Remember the 1988 Hollywood movie Twins that starred Arnold Schwarzenegger and Danny DeVito? It was a fun-filled film that also informed us that twins are not always identical. The duo got into plenty of scraps, made peace with each other and their mother, and they all lived happily ever after. Ajay Chandhok's Hey Bro, promoted with the tagline "Judwaa with a twist", is not a surprise for those who were old enough to watch the aforementioned Hollywood flick, but then again, it is full of surprises - and not in a good way, unfortunately.
Gopi (Ganesh Acharya) lives with his wealthy grandfather (Prem Chopra), somewhere in Rajasthan. For reasons best known to the old man, he waits for almost three decades or so to let his grandson know that he has a twin brother. Again, for reasons best known to the characters, the twins were separated at birth. And now it is time for Gopi to find his other half.
Gopi is naïve, and therefore takes it for granted that his twin would be his own carbon copy. Armed with his own photograph, the country bumpkin heads to Mumbai to look for his brother. His troubles begin at the airport itself, and Gopi finds himself having to travel by road. Unfortunately, circumstances land him in prison, and the police officer who arrests him is Shiv (Maninder Singh). What neither Gopi nor Shiv know is that they are the twins.
Gopi meets two goons in the lockup. They work for the dreaded Baba (Hanif Hilal), and Shiv wants to get to the don via these two. The two lackeys, however, use Gopi to escape prison, and that is when the latter's life is thrown into chaos.
In the meantime, Gopi also manages to meet his mother (Indira Krishnan), but he does not know her identity. She tells Shiv, but they both have to keep it a secret from Gopi, whom they take under their wing. Shiv hopes that Gopi can lead him to Baba, but what he does not know is that Baba himself is hunting Gopi down. Shiv is too stressed to concentrate on his personal life, but Gopi slowly worms his way into the hearts and minds of his new family.
Confused? You will be if you try to keep up with the interpersonal relationships, the threats, the reasons for those threats, and the insipid budding romance. To underline the chaos, there are brightly choreographed music videos that do not make sense. The story is simple, in a way, but the various sub-plots and the rather inane complications make this a tedious watch. The whole innocent act is outdated, to say the least, and is not very convincing. Even more outdated are the cardboard/caricature villain and his issues.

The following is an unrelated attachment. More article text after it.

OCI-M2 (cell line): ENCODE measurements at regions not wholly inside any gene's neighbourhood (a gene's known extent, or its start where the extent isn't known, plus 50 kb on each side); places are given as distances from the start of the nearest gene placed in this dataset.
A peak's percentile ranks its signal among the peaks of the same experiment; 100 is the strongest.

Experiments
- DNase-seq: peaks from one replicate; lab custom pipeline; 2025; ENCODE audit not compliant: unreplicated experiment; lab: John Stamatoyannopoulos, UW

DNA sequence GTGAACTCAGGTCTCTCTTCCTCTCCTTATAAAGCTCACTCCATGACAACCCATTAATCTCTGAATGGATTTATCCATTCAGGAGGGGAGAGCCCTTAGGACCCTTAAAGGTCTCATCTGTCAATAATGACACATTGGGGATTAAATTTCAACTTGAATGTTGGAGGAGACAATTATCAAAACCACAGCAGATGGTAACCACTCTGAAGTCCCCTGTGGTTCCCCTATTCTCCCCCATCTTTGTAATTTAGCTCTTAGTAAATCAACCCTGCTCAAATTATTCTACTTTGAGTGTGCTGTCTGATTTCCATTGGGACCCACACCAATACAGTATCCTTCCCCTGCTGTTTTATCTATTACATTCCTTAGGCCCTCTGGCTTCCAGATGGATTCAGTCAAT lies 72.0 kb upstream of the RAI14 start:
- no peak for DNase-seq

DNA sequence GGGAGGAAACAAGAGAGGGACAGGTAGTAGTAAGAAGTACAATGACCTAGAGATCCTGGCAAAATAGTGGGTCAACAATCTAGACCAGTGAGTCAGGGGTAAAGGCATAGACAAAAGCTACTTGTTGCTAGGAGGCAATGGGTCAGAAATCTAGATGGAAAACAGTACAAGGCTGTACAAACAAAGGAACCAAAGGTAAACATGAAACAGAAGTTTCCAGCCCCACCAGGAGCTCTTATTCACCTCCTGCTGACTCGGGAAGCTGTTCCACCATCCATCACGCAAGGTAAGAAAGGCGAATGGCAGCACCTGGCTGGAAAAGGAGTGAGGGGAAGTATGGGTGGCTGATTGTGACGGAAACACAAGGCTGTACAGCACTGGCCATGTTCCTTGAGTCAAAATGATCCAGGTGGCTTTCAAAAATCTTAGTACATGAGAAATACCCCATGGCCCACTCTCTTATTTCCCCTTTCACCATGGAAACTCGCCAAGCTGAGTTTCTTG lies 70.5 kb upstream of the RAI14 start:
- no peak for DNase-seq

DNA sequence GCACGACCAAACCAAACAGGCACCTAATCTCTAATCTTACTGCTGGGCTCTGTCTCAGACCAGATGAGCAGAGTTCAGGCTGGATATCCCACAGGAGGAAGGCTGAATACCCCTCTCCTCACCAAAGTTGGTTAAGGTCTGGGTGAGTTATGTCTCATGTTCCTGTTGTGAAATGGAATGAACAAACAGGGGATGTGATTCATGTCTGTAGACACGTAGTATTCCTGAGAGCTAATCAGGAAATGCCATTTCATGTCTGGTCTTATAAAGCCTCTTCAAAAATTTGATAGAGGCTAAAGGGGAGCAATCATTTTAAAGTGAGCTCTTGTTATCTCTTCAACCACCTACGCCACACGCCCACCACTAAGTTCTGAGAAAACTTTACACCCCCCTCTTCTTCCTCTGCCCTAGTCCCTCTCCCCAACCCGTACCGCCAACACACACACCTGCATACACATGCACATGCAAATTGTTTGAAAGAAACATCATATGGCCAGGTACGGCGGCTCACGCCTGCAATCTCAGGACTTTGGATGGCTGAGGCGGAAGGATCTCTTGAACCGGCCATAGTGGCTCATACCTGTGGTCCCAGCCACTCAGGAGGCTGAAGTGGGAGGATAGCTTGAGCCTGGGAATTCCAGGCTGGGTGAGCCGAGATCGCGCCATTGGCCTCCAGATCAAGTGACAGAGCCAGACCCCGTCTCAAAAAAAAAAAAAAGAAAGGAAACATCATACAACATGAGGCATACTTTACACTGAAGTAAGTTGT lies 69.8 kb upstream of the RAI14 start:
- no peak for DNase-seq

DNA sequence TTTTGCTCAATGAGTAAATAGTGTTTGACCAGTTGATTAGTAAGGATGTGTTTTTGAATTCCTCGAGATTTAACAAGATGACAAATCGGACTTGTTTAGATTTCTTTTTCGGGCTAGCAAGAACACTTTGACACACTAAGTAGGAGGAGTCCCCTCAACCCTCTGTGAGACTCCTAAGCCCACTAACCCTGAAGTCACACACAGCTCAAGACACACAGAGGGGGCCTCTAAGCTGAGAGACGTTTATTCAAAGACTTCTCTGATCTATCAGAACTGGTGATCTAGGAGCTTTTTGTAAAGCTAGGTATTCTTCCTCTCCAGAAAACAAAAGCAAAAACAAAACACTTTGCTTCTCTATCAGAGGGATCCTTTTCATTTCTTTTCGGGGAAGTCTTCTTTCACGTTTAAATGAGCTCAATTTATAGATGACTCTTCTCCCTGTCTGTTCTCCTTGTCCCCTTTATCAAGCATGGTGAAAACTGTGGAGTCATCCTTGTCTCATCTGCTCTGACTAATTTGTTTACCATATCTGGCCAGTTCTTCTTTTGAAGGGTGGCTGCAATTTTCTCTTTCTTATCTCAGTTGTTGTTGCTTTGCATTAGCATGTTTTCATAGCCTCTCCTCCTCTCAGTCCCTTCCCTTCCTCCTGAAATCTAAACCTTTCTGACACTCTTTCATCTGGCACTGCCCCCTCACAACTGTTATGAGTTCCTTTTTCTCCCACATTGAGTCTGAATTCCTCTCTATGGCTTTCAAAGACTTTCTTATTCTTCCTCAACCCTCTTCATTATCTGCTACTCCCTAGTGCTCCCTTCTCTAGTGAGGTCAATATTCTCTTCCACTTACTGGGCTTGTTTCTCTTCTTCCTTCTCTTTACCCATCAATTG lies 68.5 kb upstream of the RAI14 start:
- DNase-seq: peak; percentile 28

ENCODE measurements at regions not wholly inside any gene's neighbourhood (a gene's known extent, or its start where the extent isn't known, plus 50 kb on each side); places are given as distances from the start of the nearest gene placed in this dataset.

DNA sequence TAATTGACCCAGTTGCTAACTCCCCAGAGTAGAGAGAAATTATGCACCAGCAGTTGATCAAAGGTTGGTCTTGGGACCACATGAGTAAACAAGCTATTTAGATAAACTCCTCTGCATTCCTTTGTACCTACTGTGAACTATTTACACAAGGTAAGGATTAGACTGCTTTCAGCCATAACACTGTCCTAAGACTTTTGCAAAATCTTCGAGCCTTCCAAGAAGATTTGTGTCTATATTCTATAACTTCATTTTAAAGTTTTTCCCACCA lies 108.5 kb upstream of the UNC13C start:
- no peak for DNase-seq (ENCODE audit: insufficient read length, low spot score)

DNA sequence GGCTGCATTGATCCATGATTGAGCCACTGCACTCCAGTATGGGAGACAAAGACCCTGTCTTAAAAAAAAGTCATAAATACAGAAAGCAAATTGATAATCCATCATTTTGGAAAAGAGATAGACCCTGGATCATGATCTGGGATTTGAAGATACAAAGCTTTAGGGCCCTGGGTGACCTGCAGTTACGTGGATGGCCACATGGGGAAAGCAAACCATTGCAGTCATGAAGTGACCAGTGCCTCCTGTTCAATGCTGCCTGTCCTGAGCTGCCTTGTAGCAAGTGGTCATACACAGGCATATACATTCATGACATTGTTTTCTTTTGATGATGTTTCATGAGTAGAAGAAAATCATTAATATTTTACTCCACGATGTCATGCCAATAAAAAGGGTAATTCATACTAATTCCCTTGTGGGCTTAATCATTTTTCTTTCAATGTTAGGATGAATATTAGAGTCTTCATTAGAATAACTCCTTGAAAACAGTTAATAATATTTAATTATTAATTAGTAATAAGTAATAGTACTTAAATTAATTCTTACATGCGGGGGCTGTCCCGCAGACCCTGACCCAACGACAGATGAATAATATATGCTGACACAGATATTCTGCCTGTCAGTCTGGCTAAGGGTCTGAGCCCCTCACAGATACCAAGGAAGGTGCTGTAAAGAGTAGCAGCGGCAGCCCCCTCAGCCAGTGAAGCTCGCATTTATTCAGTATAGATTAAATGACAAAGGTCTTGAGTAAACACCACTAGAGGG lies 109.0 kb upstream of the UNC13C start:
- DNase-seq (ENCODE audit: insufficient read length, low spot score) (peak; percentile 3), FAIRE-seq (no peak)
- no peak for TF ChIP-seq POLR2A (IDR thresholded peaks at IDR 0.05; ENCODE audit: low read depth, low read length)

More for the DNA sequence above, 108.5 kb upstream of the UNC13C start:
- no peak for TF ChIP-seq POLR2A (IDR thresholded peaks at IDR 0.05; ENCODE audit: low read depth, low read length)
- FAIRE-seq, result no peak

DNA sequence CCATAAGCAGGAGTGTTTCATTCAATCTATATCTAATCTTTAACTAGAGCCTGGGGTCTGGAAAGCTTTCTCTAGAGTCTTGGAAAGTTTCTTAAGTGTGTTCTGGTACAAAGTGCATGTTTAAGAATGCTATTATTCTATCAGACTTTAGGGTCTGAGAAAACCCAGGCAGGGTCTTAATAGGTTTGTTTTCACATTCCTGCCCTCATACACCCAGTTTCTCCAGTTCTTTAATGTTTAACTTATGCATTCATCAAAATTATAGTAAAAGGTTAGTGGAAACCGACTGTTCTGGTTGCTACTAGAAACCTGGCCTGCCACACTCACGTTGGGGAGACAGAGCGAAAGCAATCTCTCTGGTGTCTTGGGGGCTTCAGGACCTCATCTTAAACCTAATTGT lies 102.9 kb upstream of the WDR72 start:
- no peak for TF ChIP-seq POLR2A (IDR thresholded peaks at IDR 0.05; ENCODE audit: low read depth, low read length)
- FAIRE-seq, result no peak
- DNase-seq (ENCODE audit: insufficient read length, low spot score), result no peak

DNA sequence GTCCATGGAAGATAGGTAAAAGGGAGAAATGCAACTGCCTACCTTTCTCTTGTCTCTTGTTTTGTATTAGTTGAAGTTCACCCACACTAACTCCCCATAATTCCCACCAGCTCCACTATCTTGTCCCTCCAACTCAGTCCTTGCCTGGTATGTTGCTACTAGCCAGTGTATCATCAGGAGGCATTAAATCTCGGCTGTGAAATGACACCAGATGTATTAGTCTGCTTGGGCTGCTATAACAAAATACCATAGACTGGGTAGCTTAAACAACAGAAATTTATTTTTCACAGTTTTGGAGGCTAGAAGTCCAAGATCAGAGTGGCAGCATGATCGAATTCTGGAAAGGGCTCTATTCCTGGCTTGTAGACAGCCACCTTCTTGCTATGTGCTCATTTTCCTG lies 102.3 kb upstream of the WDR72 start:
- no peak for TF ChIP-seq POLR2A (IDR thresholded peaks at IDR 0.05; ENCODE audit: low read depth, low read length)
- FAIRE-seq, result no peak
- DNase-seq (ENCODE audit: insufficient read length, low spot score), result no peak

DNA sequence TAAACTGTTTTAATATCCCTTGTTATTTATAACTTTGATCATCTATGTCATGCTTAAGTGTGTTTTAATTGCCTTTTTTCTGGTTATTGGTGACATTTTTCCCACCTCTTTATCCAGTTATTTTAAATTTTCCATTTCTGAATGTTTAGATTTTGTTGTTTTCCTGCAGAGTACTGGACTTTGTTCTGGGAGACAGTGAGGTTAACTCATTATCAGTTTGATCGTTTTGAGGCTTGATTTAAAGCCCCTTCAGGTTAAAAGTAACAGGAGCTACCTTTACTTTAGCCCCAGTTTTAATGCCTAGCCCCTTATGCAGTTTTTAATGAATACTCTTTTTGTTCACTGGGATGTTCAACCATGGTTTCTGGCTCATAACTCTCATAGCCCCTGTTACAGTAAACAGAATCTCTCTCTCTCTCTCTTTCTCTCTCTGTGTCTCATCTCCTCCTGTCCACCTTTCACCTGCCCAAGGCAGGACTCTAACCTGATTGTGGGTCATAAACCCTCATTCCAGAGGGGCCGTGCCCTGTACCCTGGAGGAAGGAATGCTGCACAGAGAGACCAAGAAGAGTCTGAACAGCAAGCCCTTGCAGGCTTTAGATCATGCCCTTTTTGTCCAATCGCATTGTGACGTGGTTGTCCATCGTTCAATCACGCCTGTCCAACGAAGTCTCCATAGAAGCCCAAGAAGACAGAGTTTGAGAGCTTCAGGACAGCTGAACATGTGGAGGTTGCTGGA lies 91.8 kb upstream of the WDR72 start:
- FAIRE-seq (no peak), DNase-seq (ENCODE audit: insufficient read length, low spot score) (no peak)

The humour, mostly in form of action, and some rather convoluted dialogues, is not effective. In fact, most of it is cringe-worthy, and you get the feeling that the writers are trying too hard to make you laugh. The chemistry between the twins is quite awkward, but it has nothing to do with the premise that they are meeting for the first time. The story is not convincing enough to make you want to root for any of the positive characters, and sadly, you really lose interest in where the script is headed, after a point. Although parallels can be drawn with Twins, Hey Bro has a different story. Or rather, it is an Indianised version of the famous film.
Ganesh Acharya is a fantastic choreographer, and he uses this to his advantage in this movie. He is not, however, an actor. His expressions and his attempt at innocent honesty are depicted in a very OTT manner. Hanif Hilal tries his best to look mean, but he is not a great actor either, although he is, coincidentally, a decent choreographer. Prem Chopra looks lost, and the less said about the other actors the better. Maninder Singh, however, shows some promise, although this is the wrong movie to judge him.
Since the producer and the actor (the same person) is a choreographer, expect many music videos that may or may not be related to the sequence of events in the screenplay. The set design is gaudy, and the costumes are weird, to say the least. The cinematographer goes crazy during the action sequences, but is dull otherwise. The songs are not so great. The editor has done a commendable job keeping this film to under two hours.
Hey Bro is not a fun movie, unlike Twins - it is painful. You wonder what the point of those cameos are. They provide very temporary relief, and as soon as you have to get back to the main story, life gets dull. Avoid it, even if you are a Bollywood action junkie. Watch Twins instead.